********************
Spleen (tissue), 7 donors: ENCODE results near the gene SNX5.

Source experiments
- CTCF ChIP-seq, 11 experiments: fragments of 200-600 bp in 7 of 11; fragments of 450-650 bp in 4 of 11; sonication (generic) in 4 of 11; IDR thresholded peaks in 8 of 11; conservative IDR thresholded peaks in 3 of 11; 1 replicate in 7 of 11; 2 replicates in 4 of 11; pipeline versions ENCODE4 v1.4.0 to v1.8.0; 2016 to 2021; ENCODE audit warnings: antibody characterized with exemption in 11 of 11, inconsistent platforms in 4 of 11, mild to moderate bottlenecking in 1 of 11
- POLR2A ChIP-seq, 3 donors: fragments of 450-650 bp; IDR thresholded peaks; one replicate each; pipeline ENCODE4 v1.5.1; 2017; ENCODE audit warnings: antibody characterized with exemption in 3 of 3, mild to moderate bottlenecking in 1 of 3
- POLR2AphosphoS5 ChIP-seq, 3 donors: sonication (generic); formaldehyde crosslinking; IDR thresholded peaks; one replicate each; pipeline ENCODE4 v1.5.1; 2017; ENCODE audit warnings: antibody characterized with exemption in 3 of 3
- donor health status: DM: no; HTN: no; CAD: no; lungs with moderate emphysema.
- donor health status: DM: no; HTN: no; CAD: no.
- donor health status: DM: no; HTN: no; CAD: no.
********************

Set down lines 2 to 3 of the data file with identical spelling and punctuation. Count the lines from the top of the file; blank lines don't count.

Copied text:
Source experiments
- CTCF ChIP-seq, 11 experiments: fragments of 200-600 bp in 7 of 11; fragments of 450-650 bp in 4 of 11; sonication (generic) in 4 of 11; IDR thresholded peaks in 8 of 11; conservative IDR thresholded peaks in 3 of 11; 1 replicate in 7 of 11; 2 replicates in 4 of 11; pipeline versions ENCODE4 v1.4.0 to v1.8.0; 2016 to 2021; ENCODE audit warnings: antibody characterized with exemption in 11 of 11, inconsistent platforms in 4 of 11, mild to moderate bottlenecking in 1 of 11